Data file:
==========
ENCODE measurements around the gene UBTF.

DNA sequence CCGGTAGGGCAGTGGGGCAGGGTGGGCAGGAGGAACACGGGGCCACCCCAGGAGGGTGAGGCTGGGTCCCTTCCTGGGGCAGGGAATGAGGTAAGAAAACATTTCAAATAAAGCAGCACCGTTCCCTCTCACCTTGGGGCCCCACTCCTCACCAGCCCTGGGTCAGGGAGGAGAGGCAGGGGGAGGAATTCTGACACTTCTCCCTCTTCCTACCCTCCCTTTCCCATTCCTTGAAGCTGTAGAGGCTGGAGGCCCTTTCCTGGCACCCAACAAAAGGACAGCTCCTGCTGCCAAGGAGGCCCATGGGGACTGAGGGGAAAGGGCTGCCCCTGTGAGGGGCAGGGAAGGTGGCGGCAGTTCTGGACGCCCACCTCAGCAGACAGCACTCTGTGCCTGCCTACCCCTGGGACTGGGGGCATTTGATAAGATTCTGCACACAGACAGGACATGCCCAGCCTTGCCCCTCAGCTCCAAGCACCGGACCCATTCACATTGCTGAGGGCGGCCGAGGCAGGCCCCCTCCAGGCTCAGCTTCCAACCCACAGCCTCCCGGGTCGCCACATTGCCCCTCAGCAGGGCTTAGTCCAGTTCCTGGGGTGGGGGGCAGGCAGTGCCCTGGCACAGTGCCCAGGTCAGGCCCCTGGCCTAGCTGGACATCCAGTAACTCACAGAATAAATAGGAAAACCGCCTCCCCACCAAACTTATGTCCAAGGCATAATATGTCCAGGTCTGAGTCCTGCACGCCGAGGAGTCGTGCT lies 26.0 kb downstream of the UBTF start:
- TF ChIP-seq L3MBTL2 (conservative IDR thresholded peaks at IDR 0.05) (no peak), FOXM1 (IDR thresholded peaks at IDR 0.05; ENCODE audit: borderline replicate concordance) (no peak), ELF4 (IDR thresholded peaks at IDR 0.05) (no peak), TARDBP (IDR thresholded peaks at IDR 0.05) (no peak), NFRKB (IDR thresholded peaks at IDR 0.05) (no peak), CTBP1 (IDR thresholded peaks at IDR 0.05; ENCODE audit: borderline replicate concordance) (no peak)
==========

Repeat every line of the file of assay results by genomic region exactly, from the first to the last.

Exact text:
ENCODE measurements around the gene UBTF.

DNA sequence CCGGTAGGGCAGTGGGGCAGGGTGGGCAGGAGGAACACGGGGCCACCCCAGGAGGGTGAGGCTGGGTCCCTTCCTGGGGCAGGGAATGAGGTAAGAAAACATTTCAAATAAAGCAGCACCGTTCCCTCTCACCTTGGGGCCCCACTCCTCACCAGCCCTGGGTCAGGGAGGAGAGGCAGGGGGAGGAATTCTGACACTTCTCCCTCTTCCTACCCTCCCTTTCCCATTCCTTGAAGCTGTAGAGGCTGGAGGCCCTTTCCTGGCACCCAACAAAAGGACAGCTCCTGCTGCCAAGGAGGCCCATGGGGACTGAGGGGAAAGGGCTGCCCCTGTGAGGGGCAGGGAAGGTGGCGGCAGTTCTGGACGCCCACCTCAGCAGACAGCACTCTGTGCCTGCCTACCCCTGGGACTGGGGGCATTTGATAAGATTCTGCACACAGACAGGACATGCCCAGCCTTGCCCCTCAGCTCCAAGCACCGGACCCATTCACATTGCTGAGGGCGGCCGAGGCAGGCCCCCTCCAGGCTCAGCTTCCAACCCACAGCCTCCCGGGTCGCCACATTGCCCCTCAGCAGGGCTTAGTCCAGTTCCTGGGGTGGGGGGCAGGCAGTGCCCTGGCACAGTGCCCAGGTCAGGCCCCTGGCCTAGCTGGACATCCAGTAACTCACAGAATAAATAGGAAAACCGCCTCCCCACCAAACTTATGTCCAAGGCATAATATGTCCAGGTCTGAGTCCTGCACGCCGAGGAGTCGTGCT lies 26.0 kb downstream of the UBTF start:
- TF ChIP-seq L3MBTL2 (conservative IDR thresholded peaks at IDR 0.05) (no peak), FOXM1 (IDR thresholded peaks at IDR 0.05; ENCODE audit: borderline replicate concordance) (no peak), ELF4 (IDR thresholded peaks at IDR 0.05) (no peak), TARDBP (IDR thresholded peaks at IDR 0.05) (no peak), NFRKB (IDR thresholded peaks at IDR 0.05) (no peak), CTBP1 (IDR thresholded peaks at IDR 0.05; ENCODE audit: borderline replicate concordance) (no peak)